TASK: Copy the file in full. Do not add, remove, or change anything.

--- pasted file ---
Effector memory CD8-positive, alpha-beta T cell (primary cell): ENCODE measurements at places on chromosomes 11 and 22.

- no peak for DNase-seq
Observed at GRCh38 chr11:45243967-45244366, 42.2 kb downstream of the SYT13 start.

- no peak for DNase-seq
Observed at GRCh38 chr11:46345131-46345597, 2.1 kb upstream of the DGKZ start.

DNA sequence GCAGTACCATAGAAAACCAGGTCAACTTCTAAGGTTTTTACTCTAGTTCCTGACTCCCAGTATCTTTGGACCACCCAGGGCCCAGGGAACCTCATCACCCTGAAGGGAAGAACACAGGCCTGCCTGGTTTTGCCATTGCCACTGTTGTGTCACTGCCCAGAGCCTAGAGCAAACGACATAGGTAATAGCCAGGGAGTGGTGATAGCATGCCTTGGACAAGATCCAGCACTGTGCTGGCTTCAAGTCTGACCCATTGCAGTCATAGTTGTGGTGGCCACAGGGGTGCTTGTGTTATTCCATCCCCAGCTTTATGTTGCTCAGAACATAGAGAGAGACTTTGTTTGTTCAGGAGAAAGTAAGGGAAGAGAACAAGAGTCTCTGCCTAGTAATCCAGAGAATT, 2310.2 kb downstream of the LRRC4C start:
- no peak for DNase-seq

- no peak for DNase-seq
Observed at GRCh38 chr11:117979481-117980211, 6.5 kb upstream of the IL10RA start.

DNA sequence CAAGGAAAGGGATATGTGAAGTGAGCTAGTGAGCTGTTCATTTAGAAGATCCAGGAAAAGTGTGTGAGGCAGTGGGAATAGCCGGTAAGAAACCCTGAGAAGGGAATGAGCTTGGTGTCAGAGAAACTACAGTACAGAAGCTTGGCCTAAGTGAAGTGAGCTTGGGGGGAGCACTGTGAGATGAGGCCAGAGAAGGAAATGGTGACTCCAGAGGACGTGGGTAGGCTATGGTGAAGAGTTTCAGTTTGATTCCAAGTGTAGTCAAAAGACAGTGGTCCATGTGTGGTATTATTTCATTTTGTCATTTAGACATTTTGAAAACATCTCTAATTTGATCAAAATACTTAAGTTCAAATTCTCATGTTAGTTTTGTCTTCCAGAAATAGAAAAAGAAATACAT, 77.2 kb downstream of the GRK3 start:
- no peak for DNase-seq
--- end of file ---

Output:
Effector memory CD8-positive, alpha-beta T cell (primary cell): ENCODE measurements at places on chromosomes 11 and 22.

- no peak for DNase-seq
Observed at GRCh38 chr11:45243967-45244366, 42.2 kb downstream of the SYT13 start.

- no peak for DNase-seq
Observed at GRCh38 chr11:46345131-46345597, 2.1 kb upstream of the DGKZ start.

DNA sequence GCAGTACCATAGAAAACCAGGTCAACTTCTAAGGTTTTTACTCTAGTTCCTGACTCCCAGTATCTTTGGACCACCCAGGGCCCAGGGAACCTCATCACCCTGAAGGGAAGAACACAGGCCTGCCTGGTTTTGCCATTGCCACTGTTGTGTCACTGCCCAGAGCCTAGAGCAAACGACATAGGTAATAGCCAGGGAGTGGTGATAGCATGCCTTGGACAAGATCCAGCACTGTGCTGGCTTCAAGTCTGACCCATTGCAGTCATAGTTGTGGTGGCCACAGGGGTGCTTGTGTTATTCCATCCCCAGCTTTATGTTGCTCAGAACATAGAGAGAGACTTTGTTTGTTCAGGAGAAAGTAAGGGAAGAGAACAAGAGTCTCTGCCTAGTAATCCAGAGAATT, 2310.2 kb downstream of the LRRC4C start:
- no peak for DNase-seq

- no peak for DNase-seq
Observed at GRCh38 chr11:117979481-117980211, 6.5 kb upstream of the IL10RA start.

DNA sequence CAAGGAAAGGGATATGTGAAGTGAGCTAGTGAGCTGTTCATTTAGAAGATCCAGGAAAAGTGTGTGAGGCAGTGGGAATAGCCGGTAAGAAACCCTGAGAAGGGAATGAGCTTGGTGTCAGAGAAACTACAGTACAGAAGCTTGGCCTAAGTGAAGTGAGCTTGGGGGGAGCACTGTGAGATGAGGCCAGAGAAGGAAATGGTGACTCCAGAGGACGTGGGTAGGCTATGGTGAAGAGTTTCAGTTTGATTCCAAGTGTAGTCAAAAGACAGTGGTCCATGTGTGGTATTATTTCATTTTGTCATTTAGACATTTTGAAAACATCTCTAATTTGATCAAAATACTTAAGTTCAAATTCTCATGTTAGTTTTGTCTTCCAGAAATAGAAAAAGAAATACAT, 77.2 kb downstream of the GRK3 start:
- no peak for DNase-seq